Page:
TOUCHED BY LYME: The CDC is…a puzzlement!
Making neither head nor tails of what the CDC website says about Lyme disease.
Do you remember the old musical “The King and I”? The king, played in the movie by Yul Brynner, laments how hard it can be to figure out what’s right and true in the modern world. Unlike in the past, when “What was so was so, What was not was not.” He finally throws his hands up in exasperation and exclaims, “It’s a PUZZLEMENT!”
Well, that’s how I feel whenever I look at the CDC website’s information about Lyme disease. In this blog entry, I’m not even going to go into how the CDC severely under counts Lyme in a way that hurts patients everywhere. (Click here to read a recent blog about that.) Or the inaccurate information the agency puts forth. Or how it ignores the fact that Lyme can be transmitted from a mother to her unborn child.
Today, the burr under my saddle is much simpler than that. Look at this screenshot taken from the CDC’s website. (I added the red circle.)
Okay, I’m willing to concede that there are probably more cases of Lyme in the those top 13 states than others. But to say that Lyme disease does NOT occur elsewhere? Clicking through to other pages on the same website shows cases reported from California, Texas, Florida, and most other states. (Again, I believe those are artificially low numbers, and as I said, I’m not arguing that point today.)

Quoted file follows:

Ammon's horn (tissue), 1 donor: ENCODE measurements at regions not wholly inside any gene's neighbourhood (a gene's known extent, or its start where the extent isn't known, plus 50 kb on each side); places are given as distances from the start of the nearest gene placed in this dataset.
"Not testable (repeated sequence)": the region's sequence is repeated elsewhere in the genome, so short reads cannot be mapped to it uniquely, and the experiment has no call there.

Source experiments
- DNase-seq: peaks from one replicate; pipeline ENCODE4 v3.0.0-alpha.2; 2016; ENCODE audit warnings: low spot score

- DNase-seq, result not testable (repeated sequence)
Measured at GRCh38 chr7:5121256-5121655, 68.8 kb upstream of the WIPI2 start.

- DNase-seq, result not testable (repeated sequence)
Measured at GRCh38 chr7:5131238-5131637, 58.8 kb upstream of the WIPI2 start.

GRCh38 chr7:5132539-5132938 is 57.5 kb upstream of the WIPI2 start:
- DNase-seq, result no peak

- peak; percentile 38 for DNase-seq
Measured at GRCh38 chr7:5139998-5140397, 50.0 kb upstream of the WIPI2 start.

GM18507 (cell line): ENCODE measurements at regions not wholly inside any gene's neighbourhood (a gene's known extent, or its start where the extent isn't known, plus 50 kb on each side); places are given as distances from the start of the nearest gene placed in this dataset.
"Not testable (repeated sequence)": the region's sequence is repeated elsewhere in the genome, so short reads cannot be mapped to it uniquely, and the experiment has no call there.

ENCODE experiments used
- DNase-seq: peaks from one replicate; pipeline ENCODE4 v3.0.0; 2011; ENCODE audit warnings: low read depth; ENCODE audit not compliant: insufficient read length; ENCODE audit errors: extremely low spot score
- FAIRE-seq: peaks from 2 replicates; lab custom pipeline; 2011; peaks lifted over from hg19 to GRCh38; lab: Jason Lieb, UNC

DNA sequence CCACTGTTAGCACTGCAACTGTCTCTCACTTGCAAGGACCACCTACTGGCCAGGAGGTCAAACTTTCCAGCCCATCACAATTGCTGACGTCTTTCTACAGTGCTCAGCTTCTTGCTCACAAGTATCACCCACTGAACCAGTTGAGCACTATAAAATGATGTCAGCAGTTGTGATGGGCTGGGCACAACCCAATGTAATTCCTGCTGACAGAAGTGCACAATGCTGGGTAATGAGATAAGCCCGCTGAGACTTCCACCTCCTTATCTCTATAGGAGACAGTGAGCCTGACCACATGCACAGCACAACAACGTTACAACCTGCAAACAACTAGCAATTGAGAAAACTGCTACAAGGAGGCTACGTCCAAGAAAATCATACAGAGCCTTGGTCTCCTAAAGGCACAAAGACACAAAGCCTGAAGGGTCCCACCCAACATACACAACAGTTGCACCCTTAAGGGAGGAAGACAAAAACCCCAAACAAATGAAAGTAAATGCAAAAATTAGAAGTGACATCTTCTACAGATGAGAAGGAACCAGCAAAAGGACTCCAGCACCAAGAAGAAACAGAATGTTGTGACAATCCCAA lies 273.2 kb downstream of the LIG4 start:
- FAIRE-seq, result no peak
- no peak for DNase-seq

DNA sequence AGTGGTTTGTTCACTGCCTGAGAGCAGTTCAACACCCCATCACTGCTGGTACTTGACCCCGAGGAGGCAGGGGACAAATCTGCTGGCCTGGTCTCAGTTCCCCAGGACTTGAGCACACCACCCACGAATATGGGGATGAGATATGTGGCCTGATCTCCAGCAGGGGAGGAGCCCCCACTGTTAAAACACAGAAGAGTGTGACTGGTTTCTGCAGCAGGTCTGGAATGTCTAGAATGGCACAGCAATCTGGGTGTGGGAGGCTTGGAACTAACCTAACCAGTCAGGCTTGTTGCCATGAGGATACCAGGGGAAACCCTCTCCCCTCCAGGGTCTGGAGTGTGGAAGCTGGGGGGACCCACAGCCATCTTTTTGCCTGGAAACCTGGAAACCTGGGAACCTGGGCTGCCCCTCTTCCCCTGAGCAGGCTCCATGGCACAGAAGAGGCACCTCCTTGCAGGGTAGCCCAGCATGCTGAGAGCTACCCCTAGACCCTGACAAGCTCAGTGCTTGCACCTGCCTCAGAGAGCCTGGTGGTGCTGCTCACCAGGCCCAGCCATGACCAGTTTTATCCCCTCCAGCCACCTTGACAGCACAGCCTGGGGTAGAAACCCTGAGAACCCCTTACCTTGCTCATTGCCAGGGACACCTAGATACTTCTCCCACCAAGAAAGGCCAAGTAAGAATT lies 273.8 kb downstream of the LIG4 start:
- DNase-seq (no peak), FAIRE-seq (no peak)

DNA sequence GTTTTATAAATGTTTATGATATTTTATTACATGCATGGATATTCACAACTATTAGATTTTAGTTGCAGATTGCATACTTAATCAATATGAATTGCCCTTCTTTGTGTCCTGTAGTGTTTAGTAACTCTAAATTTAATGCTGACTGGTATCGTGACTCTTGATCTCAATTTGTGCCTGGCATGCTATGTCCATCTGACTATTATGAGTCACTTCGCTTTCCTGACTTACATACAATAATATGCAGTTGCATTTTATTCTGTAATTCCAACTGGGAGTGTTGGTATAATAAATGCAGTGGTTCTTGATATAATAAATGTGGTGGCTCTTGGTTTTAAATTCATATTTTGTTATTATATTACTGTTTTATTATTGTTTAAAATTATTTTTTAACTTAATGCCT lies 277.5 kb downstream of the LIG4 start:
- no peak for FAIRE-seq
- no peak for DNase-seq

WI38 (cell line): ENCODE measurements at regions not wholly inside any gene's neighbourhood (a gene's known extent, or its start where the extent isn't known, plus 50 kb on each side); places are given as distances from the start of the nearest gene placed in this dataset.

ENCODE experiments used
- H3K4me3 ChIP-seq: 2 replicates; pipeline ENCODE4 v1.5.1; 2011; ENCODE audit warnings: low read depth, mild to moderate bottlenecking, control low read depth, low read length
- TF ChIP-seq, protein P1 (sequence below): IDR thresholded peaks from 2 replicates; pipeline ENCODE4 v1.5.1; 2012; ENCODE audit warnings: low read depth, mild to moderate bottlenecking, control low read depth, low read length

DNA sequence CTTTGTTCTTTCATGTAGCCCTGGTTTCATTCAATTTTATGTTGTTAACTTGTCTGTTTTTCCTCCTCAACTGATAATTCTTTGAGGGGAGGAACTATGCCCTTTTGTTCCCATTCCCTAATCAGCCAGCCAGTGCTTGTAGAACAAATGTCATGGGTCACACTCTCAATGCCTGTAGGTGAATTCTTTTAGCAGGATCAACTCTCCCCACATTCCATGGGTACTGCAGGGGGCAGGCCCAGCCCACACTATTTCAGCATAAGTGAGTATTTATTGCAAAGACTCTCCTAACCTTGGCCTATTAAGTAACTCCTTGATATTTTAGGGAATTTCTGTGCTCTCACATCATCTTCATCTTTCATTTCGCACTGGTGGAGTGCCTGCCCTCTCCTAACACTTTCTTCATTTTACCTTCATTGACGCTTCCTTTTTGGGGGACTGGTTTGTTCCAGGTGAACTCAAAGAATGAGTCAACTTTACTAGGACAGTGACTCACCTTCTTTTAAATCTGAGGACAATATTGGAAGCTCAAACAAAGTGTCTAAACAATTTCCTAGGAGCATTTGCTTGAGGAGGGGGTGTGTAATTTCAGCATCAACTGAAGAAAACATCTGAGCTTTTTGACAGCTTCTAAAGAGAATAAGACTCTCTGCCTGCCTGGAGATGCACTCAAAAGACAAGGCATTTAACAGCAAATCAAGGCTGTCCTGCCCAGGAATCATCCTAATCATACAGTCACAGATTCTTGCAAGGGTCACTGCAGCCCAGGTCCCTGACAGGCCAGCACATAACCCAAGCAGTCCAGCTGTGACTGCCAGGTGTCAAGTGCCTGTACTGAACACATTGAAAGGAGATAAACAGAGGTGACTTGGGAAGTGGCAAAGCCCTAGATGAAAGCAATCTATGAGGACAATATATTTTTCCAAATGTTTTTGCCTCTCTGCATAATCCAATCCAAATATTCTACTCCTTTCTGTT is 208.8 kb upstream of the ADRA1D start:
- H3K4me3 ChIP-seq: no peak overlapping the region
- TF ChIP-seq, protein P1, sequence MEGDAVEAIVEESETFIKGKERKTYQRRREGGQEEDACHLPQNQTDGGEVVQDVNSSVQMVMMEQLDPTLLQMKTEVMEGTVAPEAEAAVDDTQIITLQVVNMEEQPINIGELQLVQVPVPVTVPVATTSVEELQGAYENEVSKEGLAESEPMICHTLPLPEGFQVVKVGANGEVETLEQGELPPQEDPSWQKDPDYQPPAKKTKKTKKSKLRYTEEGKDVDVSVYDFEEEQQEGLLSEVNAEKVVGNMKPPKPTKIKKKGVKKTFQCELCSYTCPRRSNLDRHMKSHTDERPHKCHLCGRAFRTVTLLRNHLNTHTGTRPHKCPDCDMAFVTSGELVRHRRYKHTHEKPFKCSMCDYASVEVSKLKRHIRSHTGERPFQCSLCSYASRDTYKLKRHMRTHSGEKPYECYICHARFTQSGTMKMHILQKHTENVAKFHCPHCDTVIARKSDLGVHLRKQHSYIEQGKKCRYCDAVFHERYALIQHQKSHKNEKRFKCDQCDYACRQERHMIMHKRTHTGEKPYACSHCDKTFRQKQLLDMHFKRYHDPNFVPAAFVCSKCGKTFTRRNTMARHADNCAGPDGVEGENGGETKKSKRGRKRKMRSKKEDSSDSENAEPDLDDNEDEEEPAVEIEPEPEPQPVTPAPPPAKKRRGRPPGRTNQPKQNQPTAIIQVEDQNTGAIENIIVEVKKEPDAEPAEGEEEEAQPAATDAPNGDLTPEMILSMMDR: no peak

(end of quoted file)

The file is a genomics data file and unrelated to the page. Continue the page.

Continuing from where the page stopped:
So, CDC, are you saying that every single one of the cases you’ve listed from far-flung other states got infected elsewhere? (And all the dogs from those states that have contracted Lyme have also traveled either to the eastern seaboard or the upper midwest?)
We know for a fact that Lyme-infected ticks are regularly found outside of the Lyme hot-spots you identify. Are you saying there’s no possibility that such ticks could infect anybody…ever? That’s kind of a stretch, isn’t it?
Like the King of Siam, I shake my head and say….it’s a puzzlement.
Click here to watch Yul Brynner sing what I’m nominating as the CDC’s new theme song.
If you can do it without pulling out your hair and screeching to the heavens, click here to see the CDC website about Lyme disease.
TOUCHED BY LYME is written by Dorothy Kupcha Leland, LymeDisease.org’s VP for Education and Outreach. Contact her at firstname.lastname@example.org.
- January 25, 2013 at 9:37 am
The CDC’s flawed Lyme statistic maps and their failure to disclose the truth about reporting practices create confusion among citizens & medical providers alike. The CDC fails to mention the astounding fact that rashes alone are reportable in the Northeastern USA but in the South, they are not. One IOM report estimated that 70% of reported cases are rashes alone (yet they’re only counted in a few states). How can statistics be compared North to South when what is a reportable case in one region is routinely dismissed in another?
More diverse Lyme borrelia species (7) and strains (hundreds) have been identified in the SE USA than in any other region of the USA. In 1999, Georgia researchers published that Lyme bacteria here are so different, the South needs its own LD testing system. We still await these tests while thousands of citizens, maybe millions, go undetected, misdiagnosed, untreated and unreported.
The CDC must warn doctors and citizens to be on the lookout for Lyme disease in humans in regions such as the SE USA, where published evidence spanning 20 years documents Lyme bacteria in thousands of ticks and animals. They must tell medical providers that more sensitive, regionally-specific LD tests are needed.
- February 1, 2013 at 11:29 am
My dr told me that if you do not test CDC positive then you cannot even be reported as having Lyme so that makes their statistics even more inaccurate.
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